Your computer and all your peripheral devices will need to be installed and configured properly, for trouble-free operation. All components come with instruction manuals and everything you'll need to connect them. Read the manuals, then store them in a safe place near your computer. Fill out the warranty cards and mail them in, to take advantage of any warranty service or user support. Buy a power bar or power distributor with surge protection, and connect all your components to it. Stay clear of electrical circuits with heavy-draw appliances, like refrigerators with periodic start-ups. Purchase the appropriate floppy drive cleaning kits, and follow the instructions for cleaning your floppy drives. Comply with any ink or toner specifications for your printer, and use the recommended paper types.

Use a vacuum cleaner to remove any accumulating dust from your equipment. A mild dish detergent in warm water can be used to clean grime from the outer surfaces; dampen a cloth with the mixture and wipe down these surfaces periodically. Be aware that your keyboard has circuitry directly below the keys, so any liquid running down between the keys can cause you grief. (If you spill something into it while your machine is running, you're best to shut down and let it dry.) Glass cleaner can be used on the monitor face. If you ever have your computer open, you can lightly vacuum any dust found inside, or use compressed air to blow the dust out. (If your fans get loud or noisy, dust accumulation can be the cause.)

About firmware...

Chips that have been programmed with operating system instructions or other such data, are referred to as firmware. A good deal of your operating system exists on a handful of ROM chips mounted directly on your motherboard.

About software...

The broad range of programming that needs to be loaded into RAM memory to operate is called software. This term would include your DOS operating system, any DOS commands, any commercial programming you may acquire, and any custom programming you may have written or actually write for yourself. Any remaining files you might have on your system would be considered data files.

Disk space management...

Data on your floppy disks and hard drive is arranged in a pattern of tracks and sectors. When formatting a disk, tracks are laid down in a series of circles around the disk's center, with the space between being determined by the quality and type of the drive. The tracks are subdivided into "pie-slice" sectors, with each sector capable of holding 1/2 a kilobyte of information. Groups of sectors are known as allocation units, with the number of sectors in an allocation unit being determined by the drive capacity.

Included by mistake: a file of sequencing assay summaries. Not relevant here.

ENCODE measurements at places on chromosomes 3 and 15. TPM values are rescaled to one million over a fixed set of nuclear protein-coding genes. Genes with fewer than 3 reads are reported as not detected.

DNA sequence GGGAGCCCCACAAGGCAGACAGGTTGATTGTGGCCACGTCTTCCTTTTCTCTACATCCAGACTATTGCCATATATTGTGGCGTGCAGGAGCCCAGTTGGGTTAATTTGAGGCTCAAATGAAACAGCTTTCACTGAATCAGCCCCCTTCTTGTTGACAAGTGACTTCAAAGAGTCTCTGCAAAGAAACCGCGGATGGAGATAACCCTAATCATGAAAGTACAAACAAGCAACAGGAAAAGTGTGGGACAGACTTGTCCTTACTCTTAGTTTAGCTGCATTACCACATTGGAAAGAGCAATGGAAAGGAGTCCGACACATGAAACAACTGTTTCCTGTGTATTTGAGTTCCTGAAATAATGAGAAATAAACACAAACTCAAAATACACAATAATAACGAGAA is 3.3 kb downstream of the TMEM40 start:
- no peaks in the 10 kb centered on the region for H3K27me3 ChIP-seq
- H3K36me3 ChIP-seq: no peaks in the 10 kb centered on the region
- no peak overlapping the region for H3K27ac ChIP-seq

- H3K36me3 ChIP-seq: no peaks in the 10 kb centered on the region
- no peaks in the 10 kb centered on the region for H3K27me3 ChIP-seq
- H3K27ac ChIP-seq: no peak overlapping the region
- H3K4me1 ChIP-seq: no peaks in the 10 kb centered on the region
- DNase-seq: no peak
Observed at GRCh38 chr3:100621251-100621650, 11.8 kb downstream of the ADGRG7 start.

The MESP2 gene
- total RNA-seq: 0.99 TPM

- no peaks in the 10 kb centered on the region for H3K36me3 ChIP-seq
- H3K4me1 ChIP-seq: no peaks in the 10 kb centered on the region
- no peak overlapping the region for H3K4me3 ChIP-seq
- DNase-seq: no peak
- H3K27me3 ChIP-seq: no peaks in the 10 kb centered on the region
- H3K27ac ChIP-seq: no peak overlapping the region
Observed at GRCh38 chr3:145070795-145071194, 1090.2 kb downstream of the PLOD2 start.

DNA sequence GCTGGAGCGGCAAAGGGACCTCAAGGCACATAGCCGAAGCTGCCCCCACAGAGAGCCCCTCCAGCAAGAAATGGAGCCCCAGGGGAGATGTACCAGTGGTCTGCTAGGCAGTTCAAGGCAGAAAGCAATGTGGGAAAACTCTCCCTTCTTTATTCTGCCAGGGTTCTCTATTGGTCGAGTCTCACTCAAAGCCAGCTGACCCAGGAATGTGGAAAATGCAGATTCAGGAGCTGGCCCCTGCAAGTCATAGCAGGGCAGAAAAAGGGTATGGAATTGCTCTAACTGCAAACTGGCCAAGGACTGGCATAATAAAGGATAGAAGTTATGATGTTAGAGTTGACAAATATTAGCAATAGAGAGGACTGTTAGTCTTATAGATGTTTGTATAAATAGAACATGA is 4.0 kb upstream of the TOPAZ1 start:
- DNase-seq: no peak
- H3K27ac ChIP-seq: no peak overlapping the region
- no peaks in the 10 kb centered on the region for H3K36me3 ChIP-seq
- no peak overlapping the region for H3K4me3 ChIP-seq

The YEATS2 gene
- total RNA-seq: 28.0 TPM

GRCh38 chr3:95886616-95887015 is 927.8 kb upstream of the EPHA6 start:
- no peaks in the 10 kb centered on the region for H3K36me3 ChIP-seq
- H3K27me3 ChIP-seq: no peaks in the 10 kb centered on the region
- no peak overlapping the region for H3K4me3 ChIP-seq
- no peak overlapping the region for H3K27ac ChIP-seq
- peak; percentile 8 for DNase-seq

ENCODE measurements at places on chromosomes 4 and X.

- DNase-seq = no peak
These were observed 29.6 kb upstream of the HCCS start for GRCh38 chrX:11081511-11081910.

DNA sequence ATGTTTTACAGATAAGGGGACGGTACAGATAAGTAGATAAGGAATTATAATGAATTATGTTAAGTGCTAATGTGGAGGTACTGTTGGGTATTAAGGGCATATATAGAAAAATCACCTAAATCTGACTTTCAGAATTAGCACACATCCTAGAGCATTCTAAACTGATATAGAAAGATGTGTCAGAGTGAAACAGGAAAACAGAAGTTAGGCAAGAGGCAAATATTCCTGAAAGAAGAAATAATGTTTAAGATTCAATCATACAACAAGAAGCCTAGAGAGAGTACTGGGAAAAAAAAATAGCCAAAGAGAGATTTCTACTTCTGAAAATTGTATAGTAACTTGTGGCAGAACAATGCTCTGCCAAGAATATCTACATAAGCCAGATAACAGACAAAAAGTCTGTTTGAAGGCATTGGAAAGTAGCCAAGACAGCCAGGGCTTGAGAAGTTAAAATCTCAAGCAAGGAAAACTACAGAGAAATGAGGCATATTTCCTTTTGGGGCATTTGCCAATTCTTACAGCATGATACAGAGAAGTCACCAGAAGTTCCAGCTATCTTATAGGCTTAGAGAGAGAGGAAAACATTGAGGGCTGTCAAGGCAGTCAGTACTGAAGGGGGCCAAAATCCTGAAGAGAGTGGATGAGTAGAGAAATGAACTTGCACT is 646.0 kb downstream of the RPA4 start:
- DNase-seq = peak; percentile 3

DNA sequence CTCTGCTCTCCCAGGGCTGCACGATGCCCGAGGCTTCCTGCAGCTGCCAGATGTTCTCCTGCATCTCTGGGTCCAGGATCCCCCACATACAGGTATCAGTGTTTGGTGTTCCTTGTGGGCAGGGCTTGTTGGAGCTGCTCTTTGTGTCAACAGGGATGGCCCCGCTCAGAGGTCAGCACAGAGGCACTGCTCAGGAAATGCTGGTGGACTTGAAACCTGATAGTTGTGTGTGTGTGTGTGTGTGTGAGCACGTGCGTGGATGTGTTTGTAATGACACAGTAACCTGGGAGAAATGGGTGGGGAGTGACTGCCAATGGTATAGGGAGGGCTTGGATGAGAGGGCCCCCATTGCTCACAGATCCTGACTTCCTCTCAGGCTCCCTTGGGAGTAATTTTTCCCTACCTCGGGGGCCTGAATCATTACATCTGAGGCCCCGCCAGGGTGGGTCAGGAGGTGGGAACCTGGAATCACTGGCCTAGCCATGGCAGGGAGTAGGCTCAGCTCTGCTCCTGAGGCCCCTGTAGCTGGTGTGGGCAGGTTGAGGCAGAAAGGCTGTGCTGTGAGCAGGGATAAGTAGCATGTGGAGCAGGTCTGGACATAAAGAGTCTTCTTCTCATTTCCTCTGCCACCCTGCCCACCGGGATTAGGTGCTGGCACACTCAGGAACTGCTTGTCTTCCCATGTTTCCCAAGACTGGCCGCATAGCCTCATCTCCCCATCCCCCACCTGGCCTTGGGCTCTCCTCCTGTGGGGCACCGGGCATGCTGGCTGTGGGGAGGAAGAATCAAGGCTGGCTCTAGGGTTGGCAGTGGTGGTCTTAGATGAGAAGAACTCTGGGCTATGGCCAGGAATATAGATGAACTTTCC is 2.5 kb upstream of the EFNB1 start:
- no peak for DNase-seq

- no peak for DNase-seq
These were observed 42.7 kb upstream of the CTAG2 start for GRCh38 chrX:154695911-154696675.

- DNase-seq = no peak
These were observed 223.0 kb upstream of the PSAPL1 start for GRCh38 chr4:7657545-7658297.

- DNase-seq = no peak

DOS keeps two formal records of your data files on a disk. The file allocation table (FAT) contains the record of where every file is on your disk, and the directory contains the name, file size, the date and time of creation, and several attributes for every one of your files. While disk sizes may vary, the way files are kept is uniform for all drive types.

In organizing your hard drive, reserve the space in your root directory for the two hidden system files (IO.SYS and MSDOS.SYS), COMMAND.COM, AUTOEXEC.BAT, CONFIG. SYS, and any drivers you load every session. Keep your batch files in their own directory called BATS. Install your DOS commands in their own directory called DOS. Many users have this same efficient structure employed on their systems.

Programs that consist of only one or two files can be kept in a sub-directory of similar files, under a short name that describes them all. Utilities - commands similar to DOS that perform maintenance functions - should be kept in a directory named UTIL, for example. Programs, or families of programs (like Norton's Utilities), should be kept in sub-directories all their own. Use short (but meaningful) directory names for ease of entering. Conventionally, Norton's Utilities reside in a sub-directory called NU, Fastback's group of files reside in FB, Wordstar program files reside in WS, and so on.

Programs that create data files should have sub-directories for these data files, to keep them separated from the program files themselves. When making backups, program files and data files get backed up to different degrees, so it's important to incorporate and maintain this simple separation. Data files can also be subdivided and stored in several sub-directories. You may need to separate them on the basis of who owns the files, or what kind of files they are. Use sub-directories to your advantage: they can organize, simplify and speed up your general operations.